Saturday, November 12, 2016

Elevated Fire Danger

If you are wondering whether or not we have seen a lot of sun and dry weather this fall, you are probably not alone. We have not seen many days with precipitation since fall officially began in late September. Therefore, the rainfall department is lacking. We are over 1.25" below normal since the first of October. That is just one factor in establishing an elevated fire risk. The dry weather has led to abnormally dry soils, which will support the spread of fires on Sunday afternoon. In addition, there will be very low relative humidity values in place across the area Sunday. That means there will be a lack of moisture in place, which means fires will have an easier time forming and maintaining themselves.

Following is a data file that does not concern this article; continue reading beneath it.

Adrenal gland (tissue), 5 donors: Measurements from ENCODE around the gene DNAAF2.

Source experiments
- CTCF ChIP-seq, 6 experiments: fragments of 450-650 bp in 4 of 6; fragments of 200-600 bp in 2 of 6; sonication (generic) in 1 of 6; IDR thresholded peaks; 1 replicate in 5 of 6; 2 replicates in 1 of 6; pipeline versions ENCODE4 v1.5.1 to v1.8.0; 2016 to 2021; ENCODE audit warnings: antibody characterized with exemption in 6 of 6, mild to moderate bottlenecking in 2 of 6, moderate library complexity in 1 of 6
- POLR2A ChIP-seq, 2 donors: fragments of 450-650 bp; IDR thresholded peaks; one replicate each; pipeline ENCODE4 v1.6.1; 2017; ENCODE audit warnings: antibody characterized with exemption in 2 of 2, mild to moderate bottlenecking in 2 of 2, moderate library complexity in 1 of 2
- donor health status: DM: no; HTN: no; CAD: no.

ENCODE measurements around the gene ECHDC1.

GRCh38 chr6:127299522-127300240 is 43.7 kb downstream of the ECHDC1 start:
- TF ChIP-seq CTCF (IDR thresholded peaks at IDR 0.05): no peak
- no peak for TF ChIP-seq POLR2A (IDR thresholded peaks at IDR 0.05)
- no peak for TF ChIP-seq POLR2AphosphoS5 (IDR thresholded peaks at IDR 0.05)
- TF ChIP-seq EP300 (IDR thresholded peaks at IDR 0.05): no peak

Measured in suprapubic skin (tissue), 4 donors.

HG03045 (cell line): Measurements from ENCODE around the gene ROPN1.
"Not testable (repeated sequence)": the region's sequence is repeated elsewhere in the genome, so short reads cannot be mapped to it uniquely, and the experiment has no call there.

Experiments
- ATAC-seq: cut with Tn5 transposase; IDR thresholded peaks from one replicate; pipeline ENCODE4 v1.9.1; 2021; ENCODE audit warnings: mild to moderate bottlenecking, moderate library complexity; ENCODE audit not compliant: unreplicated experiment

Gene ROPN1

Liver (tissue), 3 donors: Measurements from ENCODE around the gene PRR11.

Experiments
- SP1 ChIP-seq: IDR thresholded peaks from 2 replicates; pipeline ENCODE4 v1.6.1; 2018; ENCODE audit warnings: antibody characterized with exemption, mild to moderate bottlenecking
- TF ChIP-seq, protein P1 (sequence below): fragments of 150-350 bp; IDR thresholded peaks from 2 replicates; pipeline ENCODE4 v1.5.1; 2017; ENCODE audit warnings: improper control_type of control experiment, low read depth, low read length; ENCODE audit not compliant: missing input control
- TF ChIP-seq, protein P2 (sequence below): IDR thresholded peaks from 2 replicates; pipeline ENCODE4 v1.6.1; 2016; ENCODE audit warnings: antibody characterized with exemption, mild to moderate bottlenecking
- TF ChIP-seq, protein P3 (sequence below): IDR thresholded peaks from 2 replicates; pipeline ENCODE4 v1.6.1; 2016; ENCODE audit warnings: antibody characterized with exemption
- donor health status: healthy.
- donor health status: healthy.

Add gusty southwesterly winds to the equation and you get a day featuring an elevated risk of fires. There are no fire weather alerts in effect, but there doesn't need to be one in place for fires to burn. It is highly discouraged to engage in any outdoor burning on Sunday. Additionally, throwing cigarette butts outside could spark a fire due to the very dry conditions that will be in place. There is not a legitimate rain threat in the forecast until Friday. That will be associated with a very strong area of low pressure and associated cold frontal boundary. Rain and even thunderstorms seem possible Friday morning through Saturday morning.

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